These appalling experiences in Bombay convinced us that another landing in Indian soil is out of the question. There was no way in hell that we were going to land in Madras. Topping up the auxiliary tank would enable us to make it direct to Colombo — nonstop. Our route plan was via Madras as we did not have sufficient terrain clearance to fly the direct route abeam the Western Ghats.
Our planned ETD was 0900 local, but ultimately we departed only at 1130 hours. This worried us a little as we would have to fly approximately three hours in darkness, relying only on battery power. We did have an adequate supply of spare batteries for the torchlights and the VHF transceiver.
Our route selection was justified. The aircraft took 1 hour and 15 mts to reach 7000 feet! Chira who had tremendous experience in step climbing [which he practiced regularly on Air Lanka’s 4R-ULC above 30000 feet], instructed me on how to gain altitude, advancing 300 feet at a time. He taught me how to trade speed for height and accelerate during each level off.
The flight across India to Madras was uneventful except for a period of uncertainty of position when we lost contact with any usable radio aids. Map reading with the Jeppesen charts was impossible. We continued on dead-reckoning navigation. When we finally got the fix, our position was bang on track — or near enough. I was elated that my flight planning was spot on and our ETAs were never more than 3 minutes out.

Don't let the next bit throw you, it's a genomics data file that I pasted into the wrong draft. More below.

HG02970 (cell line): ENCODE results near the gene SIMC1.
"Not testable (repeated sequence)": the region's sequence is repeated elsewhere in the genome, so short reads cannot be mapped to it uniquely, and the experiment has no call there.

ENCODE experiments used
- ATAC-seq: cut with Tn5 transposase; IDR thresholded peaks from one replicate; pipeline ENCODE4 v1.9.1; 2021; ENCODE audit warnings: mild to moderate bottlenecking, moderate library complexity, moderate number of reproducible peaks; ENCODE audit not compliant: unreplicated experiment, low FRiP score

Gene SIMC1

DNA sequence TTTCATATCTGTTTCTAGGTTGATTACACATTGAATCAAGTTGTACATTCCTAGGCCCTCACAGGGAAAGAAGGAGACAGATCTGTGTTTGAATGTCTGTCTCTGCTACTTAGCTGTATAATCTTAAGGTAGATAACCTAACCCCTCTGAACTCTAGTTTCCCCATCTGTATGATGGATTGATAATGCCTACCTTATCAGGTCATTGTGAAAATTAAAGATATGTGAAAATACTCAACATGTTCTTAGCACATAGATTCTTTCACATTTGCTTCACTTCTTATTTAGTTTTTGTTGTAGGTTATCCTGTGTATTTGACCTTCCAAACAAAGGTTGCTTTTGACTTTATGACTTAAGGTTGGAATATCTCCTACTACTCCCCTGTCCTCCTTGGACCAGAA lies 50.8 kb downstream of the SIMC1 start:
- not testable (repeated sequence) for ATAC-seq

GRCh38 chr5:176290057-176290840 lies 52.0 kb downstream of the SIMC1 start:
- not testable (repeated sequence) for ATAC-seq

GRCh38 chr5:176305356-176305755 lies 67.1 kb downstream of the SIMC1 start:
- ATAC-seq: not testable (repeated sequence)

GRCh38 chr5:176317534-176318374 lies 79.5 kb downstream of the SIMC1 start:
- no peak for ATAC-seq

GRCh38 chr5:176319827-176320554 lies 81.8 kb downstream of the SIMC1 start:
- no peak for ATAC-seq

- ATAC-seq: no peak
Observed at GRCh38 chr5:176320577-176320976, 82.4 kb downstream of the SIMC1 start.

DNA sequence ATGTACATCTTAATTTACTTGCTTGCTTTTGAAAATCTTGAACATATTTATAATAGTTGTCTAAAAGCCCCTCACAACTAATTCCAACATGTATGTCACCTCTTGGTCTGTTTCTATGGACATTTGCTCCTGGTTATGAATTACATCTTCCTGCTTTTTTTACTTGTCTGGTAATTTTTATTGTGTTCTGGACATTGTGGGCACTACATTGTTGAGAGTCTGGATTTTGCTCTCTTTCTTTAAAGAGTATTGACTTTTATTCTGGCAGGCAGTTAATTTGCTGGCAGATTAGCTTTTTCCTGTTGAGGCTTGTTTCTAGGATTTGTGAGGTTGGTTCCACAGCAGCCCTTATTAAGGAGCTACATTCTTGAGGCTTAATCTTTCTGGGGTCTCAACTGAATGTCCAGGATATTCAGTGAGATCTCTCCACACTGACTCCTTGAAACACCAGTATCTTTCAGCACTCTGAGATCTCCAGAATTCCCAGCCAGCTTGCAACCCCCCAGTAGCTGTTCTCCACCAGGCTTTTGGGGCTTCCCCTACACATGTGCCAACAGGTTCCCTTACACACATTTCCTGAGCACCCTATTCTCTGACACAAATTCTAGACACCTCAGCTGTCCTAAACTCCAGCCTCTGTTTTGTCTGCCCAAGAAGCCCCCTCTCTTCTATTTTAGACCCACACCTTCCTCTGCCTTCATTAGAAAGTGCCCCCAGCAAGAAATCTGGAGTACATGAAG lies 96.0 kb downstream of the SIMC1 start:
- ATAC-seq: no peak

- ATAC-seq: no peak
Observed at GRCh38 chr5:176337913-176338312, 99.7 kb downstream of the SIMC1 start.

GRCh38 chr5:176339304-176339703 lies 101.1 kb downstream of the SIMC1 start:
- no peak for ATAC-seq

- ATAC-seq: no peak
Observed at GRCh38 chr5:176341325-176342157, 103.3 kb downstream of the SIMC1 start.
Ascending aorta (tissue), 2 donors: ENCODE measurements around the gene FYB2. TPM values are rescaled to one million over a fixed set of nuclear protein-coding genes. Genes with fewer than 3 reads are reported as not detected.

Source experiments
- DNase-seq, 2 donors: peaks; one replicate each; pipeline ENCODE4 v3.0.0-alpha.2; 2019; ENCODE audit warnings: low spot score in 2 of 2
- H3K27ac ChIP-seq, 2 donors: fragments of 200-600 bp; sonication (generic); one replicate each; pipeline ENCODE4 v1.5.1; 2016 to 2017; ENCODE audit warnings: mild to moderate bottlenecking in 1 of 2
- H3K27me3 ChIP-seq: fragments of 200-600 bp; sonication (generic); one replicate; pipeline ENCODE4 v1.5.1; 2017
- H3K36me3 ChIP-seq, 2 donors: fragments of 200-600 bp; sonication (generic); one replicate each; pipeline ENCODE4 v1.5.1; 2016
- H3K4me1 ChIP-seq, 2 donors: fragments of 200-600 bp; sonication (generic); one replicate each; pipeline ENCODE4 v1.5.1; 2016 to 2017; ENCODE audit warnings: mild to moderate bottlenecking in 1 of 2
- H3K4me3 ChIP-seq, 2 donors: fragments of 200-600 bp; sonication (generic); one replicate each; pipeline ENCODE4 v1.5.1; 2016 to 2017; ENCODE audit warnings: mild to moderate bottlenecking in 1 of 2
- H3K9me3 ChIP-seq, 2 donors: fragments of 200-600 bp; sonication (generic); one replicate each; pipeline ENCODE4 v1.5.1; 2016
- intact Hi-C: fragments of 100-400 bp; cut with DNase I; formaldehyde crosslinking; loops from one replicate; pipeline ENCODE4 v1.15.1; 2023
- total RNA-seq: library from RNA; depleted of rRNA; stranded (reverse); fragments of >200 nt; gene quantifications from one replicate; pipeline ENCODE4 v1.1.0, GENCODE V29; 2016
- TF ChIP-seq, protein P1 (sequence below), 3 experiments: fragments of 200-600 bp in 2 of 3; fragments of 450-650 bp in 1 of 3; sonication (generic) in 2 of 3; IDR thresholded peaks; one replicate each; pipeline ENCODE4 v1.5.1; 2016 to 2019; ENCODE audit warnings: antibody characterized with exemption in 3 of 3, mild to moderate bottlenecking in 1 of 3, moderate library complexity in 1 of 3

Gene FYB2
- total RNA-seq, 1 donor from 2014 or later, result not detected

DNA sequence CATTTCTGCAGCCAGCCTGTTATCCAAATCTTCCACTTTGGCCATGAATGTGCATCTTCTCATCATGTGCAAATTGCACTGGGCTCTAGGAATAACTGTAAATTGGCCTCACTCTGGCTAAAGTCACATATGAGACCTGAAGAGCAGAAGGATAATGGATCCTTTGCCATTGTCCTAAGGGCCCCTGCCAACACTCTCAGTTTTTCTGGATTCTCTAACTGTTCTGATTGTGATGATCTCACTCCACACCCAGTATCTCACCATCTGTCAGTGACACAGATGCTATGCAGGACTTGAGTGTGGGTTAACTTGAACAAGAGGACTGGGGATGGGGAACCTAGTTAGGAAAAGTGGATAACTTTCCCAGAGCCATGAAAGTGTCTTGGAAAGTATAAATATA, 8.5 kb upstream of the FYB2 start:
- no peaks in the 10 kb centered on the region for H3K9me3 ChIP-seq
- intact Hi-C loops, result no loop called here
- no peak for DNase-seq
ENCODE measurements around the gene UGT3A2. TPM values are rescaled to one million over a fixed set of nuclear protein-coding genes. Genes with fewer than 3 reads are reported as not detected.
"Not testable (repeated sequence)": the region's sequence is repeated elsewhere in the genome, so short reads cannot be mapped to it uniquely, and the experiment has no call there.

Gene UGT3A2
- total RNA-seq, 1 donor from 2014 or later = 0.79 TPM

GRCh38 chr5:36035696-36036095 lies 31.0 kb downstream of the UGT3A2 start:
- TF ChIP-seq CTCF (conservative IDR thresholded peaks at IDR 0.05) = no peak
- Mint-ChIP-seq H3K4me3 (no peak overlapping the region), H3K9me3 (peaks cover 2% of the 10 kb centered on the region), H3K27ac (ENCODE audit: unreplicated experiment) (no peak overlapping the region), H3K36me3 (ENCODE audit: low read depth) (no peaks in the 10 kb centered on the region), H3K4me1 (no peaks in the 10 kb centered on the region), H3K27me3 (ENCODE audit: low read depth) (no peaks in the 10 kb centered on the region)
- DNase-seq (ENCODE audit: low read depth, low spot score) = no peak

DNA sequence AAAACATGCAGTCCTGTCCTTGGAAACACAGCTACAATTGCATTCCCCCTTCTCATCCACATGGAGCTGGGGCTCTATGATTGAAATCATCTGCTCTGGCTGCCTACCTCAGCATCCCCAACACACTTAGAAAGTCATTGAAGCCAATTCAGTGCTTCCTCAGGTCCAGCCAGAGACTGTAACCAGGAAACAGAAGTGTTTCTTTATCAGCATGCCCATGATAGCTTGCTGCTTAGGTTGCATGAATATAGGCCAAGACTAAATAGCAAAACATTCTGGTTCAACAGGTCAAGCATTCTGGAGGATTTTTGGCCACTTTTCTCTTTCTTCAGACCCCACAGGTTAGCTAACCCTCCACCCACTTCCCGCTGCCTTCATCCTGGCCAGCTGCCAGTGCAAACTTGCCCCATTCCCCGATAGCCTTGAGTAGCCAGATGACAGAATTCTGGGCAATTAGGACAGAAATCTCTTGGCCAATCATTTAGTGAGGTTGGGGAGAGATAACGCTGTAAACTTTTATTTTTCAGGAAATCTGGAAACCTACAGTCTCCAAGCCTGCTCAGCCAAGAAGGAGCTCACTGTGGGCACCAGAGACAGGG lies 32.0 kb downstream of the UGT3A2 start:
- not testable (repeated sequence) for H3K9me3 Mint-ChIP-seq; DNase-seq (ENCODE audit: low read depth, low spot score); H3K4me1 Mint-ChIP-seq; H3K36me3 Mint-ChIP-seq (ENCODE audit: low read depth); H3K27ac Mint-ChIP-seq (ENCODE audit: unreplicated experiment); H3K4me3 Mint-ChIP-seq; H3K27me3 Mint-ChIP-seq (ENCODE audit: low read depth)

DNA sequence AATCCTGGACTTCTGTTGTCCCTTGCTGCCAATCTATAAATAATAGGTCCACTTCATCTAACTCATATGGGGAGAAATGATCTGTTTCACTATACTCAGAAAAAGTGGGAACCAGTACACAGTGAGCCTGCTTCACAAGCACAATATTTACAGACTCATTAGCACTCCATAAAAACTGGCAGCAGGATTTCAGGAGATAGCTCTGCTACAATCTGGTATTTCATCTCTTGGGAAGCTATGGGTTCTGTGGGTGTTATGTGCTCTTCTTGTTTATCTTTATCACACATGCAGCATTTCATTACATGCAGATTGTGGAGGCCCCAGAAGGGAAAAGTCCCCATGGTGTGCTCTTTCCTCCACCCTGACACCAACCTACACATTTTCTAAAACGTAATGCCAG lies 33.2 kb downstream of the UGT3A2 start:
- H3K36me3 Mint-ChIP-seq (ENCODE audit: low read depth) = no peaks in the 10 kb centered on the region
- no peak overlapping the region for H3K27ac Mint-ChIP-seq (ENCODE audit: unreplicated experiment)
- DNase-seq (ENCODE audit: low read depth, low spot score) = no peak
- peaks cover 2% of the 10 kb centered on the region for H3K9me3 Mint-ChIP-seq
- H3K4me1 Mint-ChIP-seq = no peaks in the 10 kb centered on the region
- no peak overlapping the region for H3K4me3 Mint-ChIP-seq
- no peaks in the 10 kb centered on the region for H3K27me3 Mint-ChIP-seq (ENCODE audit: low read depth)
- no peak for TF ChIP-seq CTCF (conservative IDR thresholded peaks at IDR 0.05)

Over Madras with daylight fading, we were a little apprehensive. A bad case of get-there-itis and our technic of using the aircraft radios only for transmissions and fixes convinced us that we had sufficient power in the aircraft battery to get us home.
The last three hours were quite hectic. Chira was holding the torch while I was flying using the faint moonlight to pick holes in the clouds. We were able to avoid major build-ups of clouds, but were in weather from 50 miles south of Madras all the way up to Jaffna.
Establishing contact with Colombo Airways was the most exhilarating moment for us. We felt that we were home at last although we had a further 1 ½ hours of flying to do. We calculated and surmised that we had nearly two hours of fuel left. The Aux and starboard fuel tanks were now empty. We were prepared to divert to any local fields in case of insufficient fuel.
Descending to 5000 feet to remain clear of clouds, we spotted Negombo and the Katunayake airport from 30 miles out. Chira was so thrilled that he switched on ALL the lights and strobes once we got the clearance to land. We touched down at 2100 hours after completing 9 hours and 30 mts in the aircraft and less than 3 gallons of fuel in the port tank.
Immigration and customs clearances were completed in double quick time and we were in Colombo city by 2230 hours.
Truly, we had returned to paradise.
This story was first featured in the newsletter of the Airline Pilots Guild of Sri Lanka in August 1988